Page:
MNTL Hilights report web (Apr. 2016) - Page 14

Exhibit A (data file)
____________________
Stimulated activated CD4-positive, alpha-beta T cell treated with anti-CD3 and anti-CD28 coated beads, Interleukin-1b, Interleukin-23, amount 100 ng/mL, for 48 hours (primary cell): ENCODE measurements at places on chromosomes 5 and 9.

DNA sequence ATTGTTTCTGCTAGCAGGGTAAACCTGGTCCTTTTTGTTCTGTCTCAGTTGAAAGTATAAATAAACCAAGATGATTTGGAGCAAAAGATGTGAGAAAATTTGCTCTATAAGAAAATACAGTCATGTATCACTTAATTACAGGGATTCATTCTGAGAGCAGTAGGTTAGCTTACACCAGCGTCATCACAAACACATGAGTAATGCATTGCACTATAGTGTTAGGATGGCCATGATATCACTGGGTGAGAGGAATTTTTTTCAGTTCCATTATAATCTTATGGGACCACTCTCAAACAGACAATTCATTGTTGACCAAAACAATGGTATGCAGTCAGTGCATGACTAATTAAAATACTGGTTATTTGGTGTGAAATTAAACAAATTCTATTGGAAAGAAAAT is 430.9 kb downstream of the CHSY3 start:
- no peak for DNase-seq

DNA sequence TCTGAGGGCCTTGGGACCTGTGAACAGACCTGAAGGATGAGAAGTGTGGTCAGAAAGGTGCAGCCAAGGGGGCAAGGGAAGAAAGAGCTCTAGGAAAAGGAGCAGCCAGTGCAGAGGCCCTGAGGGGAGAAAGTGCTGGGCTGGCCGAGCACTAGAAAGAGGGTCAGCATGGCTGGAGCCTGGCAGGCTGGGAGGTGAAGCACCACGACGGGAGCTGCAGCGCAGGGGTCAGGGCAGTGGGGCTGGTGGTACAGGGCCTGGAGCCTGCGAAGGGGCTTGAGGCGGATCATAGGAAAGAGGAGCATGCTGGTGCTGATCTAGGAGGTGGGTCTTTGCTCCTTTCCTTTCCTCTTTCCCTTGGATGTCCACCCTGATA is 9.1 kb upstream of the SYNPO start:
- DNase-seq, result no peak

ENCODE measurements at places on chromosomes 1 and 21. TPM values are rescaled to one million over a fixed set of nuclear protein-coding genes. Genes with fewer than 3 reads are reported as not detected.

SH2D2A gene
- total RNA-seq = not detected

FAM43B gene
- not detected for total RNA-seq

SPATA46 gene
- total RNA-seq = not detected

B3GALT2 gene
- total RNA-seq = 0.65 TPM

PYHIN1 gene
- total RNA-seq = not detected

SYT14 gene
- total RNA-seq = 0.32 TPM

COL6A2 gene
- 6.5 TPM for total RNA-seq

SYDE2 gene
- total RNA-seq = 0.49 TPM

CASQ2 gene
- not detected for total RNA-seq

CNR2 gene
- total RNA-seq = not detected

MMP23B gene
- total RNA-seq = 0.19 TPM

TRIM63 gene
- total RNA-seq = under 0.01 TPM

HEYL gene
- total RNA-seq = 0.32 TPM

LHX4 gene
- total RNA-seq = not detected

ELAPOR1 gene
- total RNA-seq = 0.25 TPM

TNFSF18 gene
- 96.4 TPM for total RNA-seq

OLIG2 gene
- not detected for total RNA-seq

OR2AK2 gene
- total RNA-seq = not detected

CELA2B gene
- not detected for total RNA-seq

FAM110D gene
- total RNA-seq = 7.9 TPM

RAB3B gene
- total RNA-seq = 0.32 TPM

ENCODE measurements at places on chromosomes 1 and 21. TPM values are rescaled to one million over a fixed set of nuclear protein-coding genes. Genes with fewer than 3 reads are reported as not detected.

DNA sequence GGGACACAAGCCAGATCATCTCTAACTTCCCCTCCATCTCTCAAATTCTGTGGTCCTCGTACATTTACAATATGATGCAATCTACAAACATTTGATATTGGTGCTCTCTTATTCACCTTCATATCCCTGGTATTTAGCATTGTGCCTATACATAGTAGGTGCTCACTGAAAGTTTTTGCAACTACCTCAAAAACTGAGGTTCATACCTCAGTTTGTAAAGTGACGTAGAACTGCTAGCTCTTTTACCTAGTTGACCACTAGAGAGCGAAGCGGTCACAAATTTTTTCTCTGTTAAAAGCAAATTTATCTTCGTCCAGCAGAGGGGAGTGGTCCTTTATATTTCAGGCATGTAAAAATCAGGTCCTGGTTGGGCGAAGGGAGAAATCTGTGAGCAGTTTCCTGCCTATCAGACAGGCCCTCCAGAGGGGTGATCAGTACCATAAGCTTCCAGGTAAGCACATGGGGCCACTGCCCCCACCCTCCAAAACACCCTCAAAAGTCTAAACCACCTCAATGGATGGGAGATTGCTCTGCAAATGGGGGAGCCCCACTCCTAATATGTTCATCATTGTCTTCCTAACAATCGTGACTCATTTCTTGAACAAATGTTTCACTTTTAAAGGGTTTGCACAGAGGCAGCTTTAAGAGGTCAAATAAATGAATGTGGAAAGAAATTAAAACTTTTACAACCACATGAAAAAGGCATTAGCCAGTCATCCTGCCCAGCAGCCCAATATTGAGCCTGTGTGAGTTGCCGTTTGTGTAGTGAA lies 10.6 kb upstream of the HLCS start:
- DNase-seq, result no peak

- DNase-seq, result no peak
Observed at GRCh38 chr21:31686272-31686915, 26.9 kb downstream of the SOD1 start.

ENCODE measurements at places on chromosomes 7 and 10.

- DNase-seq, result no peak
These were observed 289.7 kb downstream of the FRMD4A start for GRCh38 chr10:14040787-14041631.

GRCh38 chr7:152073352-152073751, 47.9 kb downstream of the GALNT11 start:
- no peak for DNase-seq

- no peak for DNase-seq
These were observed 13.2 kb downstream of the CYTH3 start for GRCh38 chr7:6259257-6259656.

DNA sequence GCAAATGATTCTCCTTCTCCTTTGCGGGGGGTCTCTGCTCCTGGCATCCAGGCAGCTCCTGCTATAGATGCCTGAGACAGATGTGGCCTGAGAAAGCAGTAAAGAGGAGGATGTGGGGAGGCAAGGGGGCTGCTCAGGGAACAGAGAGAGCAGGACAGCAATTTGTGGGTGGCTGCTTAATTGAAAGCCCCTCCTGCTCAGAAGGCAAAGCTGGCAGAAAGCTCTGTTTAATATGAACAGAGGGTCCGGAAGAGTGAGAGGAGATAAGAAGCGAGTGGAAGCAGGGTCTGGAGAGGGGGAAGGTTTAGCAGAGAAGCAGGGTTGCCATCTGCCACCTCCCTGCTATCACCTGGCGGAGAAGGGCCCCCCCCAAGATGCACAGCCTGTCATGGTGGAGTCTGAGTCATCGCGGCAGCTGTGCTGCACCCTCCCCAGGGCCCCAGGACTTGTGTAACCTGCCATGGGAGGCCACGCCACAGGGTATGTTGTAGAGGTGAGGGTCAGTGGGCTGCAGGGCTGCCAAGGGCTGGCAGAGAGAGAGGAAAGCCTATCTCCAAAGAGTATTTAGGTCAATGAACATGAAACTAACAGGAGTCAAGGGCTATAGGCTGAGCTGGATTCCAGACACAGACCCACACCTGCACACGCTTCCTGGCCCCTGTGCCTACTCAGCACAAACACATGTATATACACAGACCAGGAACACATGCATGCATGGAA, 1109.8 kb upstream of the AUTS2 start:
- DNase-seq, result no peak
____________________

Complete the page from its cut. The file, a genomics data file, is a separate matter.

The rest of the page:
CHIP-SCALE HYBRID MICROSYSTEMS FOR RF COMMUNICATION, SENSING, AND IMAGING APPLICATIONS ECE Assistant Professor Songbin Gong has demonstrated a new type of multi-frequency RF filter based on two-port laterally vibrating lithium niobate MEMS resonators. The new filter, which operates on most broadband radio and tv, cellphone, and Wi-Fi signals, exhibits electromechanical coupling coefficients of 8% at 500 MHz and 14.6% at 750 MHz, enabling low loss and wideband filtering. This filter may provide a viable path to implement chip-scale reconfigurable front-ends, which includes all the components in the receiver that process the signal at the original incoming radio frequency—a solution desired by the telecommunications industry. PROVIDING A BETTER UNDERSTANDING OF TOPOLOGICAL INSULATORS ECE Associate Professor Matthew Gilbert and Physics faculty colleague Nadya Mason are investigating novel materials called topological insulators and how they differ from traditional semiconducting materials—an important step toward post-CMOS applications. Topological insulators have insulating interiors but surfaces that allow for the flow of electrons. They have far different physical qualities than standard semiconducting materials like silicon. Their research focuses on conductance oscillations in nanowires made of the topological insulator Bi2Se3, demonstrating that conduction occurs only on the surface, which may eliminate the resistivity and related power dissipation due to bulk scattering that occurs in typical device materials such as copper and silicon. In addition, they found conductance behavior consistent with a “topological mode” that can be turned on and off with a magnetic field. This unique topological mode is a necessary component of proposed fault-tolerant quantum computing using these materials, yet has not previously been demonstrated in nanowires. BRIGHTNESS EQUALIZED QUANTUM DOTS IMPROVE BIOLOGICAL IMAGING Bioengineering Assistant Professor Andrew Smith has introduced a new class of light-emitting quantum dots (QDs) with tunable and equalized fluorescence brightness across a broad range of colors. This results in more accurate measurements of molecules in diseased tissue and improved quantitative imaging capabilities. “Previously light emission had an unknown correspondence with molecule number,” explained Smith. “Now it can be precisely tuned and calibrated to accurately count specific molecules. This will be particularly useful for understanding complex processes in neurons and cancer cells to help us unravel disease mechanisms, and for characterizing cells from diseased tissue of patients.” According to the researchers, these new materials will be especially important for imaging in complex tissues and living organisms where there is a major need for quantitative imaging tools that can provide a consistent and tunable number of photons per tagged biomolecule. They are also expected to be used for precise color matching in light-emitting devices and displays, and for photon-on-demand encryption applications. The same principles should be applicable across a wide range of semiconducting materials. 14